As of June 4, summer will turn blue, and our screens will be filled with a mixture of adventure, paranormal phenomena and a song of friendship, thanks to the premiere of “Paraíso”, the first original fantasy genre series from Movistar+, produced in association with THE MEDIAPRO STUDIO. We spoke with director and co-creator, Fernando González Molina (Pamplona, ​​1975), about this story set in Spain in the 90s and which he defines as a roller coaster ride of thrills and fun entertainment, with nods to the cinema of Steven Spielberg, Joe Dante, Robert Zemeckis and John Hughes, and  a soundtrack featuring music among other, from the Spanish pop group Mecano.

I have the impression that, with “Paraíso”, you’ve broken a massive taboo: that only the Americans could make this type of series.

I only hope it lives up to the series we see from the United States! The fantasy genre, generally, is scary because it implies a level of production that we are not used to here, but we mustn’t forget that, currently, a series like “Paraíso” will be released all over the world at the same time and will have to compete with products that have ten times the budget we have. We’ve gambled on playing play in that same league, making an unprecedented production effort in Spain. And I think we have succeeded. The cost of the series is impressive.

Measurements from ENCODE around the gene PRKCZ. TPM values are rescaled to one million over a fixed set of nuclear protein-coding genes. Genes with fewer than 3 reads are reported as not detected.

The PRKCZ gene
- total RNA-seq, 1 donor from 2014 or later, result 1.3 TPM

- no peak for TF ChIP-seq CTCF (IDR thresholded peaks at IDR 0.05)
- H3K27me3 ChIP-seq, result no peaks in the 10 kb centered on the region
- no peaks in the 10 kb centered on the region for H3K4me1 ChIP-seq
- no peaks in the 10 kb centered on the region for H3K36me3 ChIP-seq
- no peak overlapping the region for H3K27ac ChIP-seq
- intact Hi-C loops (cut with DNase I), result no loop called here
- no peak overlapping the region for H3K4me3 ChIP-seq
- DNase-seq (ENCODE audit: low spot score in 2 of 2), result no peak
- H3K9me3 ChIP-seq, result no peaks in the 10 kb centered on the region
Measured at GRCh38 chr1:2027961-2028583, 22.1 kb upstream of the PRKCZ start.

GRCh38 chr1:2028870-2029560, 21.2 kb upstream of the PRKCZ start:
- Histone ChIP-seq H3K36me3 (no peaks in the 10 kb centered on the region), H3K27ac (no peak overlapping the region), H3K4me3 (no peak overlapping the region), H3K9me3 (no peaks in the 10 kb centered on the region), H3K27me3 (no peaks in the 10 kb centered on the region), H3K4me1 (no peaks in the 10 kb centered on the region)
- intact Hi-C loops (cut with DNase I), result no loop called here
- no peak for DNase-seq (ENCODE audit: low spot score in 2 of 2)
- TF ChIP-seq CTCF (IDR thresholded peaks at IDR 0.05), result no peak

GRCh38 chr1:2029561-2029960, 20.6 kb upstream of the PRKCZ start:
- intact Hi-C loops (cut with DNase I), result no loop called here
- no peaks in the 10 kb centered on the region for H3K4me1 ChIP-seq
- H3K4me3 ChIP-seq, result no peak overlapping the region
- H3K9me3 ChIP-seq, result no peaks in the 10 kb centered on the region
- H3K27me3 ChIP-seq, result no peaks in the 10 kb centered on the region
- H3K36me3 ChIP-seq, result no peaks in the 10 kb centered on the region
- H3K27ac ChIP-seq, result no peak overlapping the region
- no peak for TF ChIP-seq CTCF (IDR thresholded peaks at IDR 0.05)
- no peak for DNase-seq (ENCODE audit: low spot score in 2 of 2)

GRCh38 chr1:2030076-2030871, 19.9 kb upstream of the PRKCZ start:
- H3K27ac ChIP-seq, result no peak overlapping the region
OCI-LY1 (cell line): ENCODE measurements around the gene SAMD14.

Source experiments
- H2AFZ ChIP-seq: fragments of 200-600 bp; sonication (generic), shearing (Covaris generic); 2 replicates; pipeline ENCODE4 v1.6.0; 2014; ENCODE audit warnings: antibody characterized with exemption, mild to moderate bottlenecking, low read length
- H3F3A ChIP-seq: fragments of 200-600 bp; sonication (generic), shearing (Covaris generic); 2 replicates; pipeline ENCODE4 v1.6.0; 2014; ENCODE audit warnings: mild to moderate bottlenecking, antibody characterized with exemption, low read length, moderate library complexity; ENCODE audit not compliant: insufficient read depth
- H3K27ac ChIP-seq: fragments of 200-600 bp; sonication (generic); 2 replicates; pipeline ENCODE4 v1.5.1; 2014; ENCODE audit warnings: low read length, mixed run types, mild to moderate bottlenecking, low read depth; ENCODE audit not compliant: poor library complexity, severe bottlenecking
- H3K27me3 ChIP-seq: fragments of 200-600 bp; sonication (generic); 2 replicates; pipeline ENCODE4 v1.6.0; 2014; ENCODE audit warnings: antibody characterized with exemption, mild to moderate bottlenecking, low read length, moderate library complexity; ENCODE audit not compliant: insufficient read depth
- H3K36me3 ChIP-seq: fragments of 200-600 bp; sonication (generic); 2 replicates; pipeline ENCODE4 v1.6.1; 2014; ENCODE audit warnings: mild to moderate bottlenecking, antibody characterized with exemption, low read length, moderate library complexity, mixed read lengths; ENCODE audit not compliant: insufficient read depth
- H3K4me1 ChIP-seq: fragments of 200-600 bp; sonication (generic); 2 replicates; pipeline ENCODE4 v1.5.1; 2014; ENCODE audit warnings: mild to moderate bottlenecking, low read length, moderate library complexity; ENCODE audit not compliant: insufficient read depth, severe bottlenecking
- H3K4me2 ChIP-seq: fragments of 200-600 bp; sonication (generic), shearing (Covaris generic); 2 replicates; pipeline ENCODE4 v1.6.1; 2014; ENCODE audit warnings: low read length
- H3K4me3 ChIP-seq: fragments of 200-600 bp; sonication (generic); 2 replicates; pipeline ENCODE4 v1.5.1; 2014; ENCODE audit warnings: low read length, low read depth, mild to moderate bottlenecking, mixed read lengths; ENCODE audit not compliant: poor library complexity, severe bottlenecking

Paraíso” is set in a town on the Levantine coast, in 1992, and begins with the disappearance of three 15-year-old girls while on a night out at the disco. Faced with the ineffectiveness of the police, the brother of one of the girls with two of his friends, and the bad guy, decide to investigate what happened. Was it a project that you’d been thinking about for a long time?

Actually, it’s only about four years old. I had spent about ten years without doing anything for television and I was yearning to do another series, so I contacted Ruth García and David Oliva, whom I had already known for many years, and we got down to work to create “Paraíso”. And what did we want to feature in the series? The 90s, an abandoned nightclub, four protagonists who were our age at the time these events took place, the Spanish Levante … and, later, films, series and books that are part of our collective imagination: the series “Verano azul” and “V”, movies of Steven Spielberg and John Hughes, “The Goonies” and the teenage literary adventures of “The Happy Hollisters” and “The Famous Five”. As such, we began to develop and shape the universe of “Paraíso”. And Movistar+ and THE MEDIAPRO STUDIO were enthusiastic about this idea, which combined fantasy, adventure and nostalgia.